CityPress - - Business -

As women be­come more fi­nan­cially in­de­pen­dent, will the rules change around who spoils whom on Valentine’s Day? Through Twit­ter chats and dis­cus­sions with sin­gle friends and those in com­mit­ted re­la­tion­ships, it seems like men still ex­pect to pay on Valentine’s Day.

Craig, who has been liv­ing with his girl­friend for two years, told me that he al­ways pays. “I feel like I want to spoil her on Valentine’s Day. I will pay for the meal, but usu­ally the next time we go out, she in­sists on pay­ing. I just re­ally see it as a gift, not an obli­ga­tion.”

He adds that he loves the fact that ev­ery Valentine’s Day, his girl­friend buys him a red rose. “You also don’t want to be taken for granted.”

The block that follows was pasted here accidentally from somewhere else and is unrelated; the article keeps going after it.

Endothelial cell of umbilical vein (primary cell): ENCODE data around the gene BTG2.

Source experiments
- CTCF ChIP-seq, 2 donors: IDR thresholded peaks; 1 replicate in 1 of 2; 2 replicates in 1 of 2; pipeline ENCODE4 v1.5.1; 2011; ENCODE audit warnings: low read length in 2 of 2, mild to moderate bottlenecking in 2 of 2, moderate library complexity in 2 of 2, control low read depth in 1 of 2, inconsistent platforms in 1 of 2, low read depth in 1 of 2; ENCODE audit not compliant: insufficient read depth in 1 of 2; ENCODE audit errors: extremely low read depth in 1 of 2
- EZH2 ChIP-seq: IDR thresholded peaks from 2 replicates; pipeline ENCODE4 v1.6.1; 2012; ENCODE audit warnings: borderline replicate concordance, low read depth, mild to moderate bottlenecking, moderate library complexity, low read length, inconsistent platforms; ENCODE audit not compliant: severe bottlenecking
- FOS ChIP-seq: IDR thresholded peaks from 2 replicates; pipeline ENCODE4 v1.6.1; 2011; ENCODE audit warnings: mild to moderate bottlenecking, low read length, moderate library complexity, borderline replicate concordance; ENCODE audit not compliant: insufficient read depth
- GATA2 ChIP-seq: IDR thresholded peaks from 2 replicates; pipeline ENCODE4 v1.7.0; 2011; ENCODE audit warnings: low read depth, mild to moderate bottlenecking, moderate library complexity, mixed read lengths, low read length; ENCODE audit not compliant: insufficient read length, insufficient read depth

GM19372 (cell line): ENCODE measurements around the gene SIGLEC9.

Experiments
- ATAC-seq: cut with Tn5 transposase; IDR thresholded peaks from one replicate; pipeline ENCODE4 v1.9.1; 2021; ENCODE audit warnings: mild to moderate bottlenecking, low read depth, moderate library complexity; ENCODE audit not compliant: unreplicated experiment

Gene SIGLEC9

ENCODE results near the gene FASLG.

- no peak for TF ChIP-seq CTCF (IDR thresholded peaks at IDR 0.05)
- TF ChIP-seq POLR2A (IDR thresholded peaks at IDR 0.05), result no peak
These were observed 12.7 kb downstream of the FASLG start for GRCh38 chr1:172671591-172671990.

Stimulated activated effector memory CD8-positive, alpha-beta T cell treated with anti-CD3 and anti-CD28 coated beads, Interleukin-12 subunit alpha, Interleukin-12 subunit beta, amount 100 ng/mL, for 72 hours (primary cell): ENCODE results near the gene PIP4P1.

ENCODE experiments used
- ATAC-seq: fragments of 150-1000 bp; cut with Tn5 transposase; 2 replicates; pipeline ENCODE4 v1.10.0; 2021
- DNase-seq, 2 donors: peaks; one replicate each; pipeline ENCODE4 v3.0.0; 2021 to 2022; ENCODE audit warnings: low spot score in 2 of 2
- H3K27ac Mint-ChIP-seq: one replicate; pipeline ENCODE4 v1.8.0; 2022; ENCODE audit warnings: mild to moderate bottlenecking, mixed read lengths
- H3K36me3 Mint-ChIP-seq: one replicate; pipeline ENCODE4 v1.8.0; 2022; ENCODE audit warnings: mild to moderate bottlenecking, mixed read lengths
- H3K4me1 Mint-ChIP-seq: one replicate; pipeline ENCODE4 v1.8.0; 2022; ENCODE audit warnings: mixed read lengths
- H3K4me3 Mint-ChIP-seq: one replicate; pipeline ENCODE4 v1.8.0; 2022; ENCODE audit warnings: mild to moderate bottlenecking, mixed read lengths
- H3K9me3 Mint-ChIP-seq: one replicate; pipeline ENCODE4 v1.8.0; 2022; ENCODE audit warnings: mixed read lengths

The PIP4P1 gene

The other view seems to be that who­ever asked the other out is the one who will pay. In a het­ero­sex­ual re­la­tion­ship, this tends to still be the man – women’s lib has not gone so far that it is com­mon­place for women to ask men out on a date, al­though as I was re­li­ably in­formed by a Twit­ter fol­lower that a woman can ask a man out on Fe­bru­ary 29, “and then she must pay for the date”.

And then there is Leonard, who is ab­so­lutely de­fin­i­tive on the sub­ject: “A man must pay. It is un­ac­cept­able in my books. Women shouldn’t be pay­ing in the first place, what hap­pened to chivalry?”

When I asked why he felt this way, he replied: “Be­cause it is very im­po­lite to ex­pect your lady friend to look good for the date, like if she buys sexy lin­gerie, and then also pay for din­ner.” For Leonard, the roles, and ex­pec­ta­tions, are clearly de­fined.

– Maya Fisher-French

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